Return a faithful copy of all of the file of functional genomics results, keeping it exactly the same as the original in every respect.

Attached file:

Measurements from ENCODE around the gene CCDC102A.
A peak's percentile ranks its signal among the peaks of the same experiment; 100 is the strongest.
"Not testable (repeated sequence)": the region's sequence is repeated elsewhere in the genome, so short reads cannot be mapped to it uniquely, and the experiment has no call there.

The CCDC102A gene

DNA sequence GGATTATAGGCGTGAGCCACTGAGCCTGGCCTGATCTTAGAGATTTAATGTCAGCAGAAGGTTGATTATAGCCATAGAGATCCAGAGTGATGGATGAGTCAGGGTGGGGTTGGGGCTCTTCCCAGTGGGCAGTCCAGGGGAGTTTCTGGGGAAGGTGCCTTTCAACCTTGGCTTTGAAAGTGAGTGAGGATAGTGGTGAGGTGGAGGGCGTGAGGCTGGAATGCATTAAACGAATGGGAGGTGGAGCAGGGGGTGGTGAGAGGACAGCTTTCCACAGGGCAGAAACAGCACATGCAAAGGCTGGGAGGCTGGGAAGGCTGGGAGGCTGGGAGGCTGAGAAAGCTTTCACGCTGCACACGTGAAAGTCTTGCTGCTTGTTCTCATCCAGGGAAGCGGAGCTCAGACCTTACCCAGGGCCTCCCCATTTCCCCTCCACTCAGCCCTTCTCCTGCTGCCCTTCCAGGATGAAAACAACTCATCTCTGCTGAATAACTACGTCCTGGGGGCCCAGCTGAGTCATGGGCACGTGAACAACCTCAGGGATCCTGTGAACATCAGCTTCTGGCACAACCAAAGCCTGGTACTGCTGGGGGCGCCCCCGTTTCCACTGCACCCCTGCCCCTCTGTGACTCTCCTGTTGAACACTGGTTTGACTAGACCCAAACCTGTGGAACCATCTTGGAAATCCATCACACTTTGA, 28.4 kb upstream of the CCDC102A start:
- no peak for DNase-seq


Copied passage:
Measurements from ENCODE around the gene CCDC102A.
A peak's percentile ranks its signal among the peaks of the same experiment; 100 is the strongest.
"Not testable (repeated sequence)": the region's sequence is repeated elsewhere in the genome, so short reads cannot be mapped to it uniquely, and the experiment has no call there.

The CCDC102A gene

DNA sequence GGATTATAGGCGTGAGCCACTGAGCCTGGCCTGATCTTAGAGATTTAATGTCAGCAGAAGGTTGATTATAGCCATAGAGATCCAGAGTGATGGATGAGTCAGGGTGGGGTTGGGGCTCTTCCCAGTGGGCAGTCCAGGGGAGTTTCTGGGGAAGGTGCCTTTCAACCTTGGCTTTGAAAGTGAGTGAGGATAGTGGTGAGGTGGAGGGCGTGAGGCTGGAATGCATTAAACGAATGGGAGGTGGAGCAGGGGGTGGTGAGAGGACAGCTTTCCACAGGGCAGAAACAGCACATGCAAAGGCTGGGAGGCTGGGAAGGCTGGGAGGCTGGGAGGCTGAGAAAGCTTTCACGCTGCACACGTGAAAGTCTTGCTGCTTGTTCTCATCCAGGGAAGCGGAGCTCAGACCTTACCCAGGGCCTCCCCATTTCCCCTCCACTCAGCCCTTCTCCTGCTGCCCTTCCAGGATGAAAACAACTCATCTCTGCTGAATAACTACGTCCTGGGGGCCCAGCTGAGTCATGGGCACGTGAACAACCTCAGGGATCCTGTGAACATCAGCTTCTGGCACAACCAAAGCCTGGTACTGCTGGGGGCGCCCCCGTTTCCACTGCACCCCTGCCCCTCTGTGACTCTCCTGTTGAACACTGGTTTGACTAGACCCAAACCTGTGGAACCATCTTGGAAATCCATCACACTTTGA, 28.4 kb upstream of the CCDC102A start:
- no peak for DNase-seq